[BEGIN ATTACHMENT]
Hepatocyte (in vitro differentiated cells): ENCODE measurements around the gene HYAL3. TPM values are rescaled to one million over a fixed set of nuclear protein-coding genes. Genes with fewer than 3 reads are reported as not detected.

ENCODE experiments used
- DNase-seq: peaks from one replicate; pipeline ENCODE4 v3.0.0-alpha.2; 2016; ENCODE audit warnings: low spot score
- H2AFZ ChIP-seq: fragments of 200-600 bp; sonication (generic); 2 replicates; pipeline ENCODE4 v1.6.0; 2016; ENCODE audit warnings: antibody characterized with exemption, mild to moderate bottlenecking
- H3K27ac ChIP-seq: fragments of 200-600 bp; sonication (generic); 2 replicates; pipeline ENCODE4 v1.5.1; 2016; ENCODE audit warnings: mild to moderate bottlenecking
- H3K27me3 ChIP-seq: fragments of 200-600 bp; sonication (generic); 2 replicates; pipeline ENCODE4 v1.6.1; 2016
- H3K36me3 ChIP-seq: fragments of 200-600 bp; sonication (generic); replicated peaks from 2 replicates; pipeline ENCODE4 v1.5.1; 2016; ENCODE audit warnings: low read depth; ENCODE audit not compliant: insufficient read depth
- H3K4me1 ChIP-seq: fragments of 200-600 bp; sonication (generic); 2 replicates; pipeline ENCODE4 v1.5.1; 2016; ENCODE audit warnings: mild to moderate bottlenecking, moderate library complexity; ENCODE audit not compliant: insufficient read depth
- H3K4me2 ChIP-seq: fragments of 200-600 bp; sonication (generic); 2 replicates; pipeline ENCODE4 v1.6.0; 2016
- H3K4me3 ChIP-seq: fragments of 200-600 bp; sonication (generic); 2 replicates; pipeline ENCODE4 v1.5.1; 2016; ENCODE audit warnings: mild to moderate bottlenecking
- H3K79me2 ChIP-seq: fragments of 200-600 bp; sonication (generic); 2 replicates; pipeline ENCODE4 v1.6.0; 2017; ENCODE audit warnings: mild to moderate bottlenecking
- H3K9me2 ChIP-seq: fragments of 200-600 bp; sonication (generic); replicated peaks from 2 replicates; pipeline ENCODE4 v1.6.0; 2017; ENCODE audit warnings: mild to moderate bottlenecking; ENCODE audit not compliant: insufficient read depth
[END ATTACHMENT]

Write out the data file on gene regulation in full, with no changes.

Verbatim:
Hepatocyte (in vitro differentiated cells): ENCODE measurements around the gene HYAL3. TPM values are rescaled to one million over a fixed set of nuclear protein-coding genes. Genes with fewer than 3 reads are reported as not detected.

ENCODE experiments used
- DNase-seq: peaks from one replicate; pipeline ENCODE4 v3.0.0-alpha.2; 2016; ENCODE audit warnings: low spot score
- H2AFZ ChIP-seq: fragments of 200-600 bp; sonication (generic); 2 replicates; pipeline ENCODE4 v1.6.0; 2016; ENCODE audit warnings: antibody characterized with exemption, mild to moderate bottlenecking
- H3K27ac ChIP-seq: fragments of 200-600 bp; sonication (generic); 2 replicates; pipeline ENCODE4 v1.5.1; 2016; ENCODE audit warnings: mild to moderate bottlenecking
- H3K27me3 ChIP-seq: fragments of 200-600 bp; sonication (generic); 2 replicates; pipeline ENCODE4 v1.6.1; 2016
- H3K36me3 ChIP-seq: fragments of 200-600 bp; sonication (generic); replicated peaks from 2 replicates; pipeline ENCODE4 v1.5.1; 2016; ENCODE audit warnings: low read depth; ENCODE audit not compliant: insufficient read depth
- H3K4me1 ChIP-seq: fragments of 200-600 bp; sonication (generic); 2 replicates; pipeline ENCODE4 v1.5.1; 2016; ENCODE audit warnings: mild to moderate bottlenecking, moderate library complexity; ENCODE audit not compliant: insufficient read depth
- H3K4me2 ChIP-seq: fragments of 200-600 bp; sonication (generic); 2 replicates; pipeline ENCODE4 v1.6.0; 2016
- H3K4me3 ChIP-seq: fragments of 200-600 bp; sonication (generic); 2 replicates; pipeline ENCODE4 v1.5.1; 2016; ENCODE audit warnings: mild to moderate bottlenecking
- H3K79me2 ChIP-seq: fragments of 200-600 bp; sonication (generic); 2 replicates; pipeline ENCODE4 v1.6.0; 2017; ENCODE audit warnings: mild to moderate bottlenecking
- H3K9me2 ChIP-seq: fragments of 200-600 bp; sonication (generic); replicated peaks from 2 replicates; pipeline ENCODE4 v1.6.0; 2017; ENCODE audit warnings: mild to moderate bottlenecking; ENCODE audit not compliant: insufficient read depth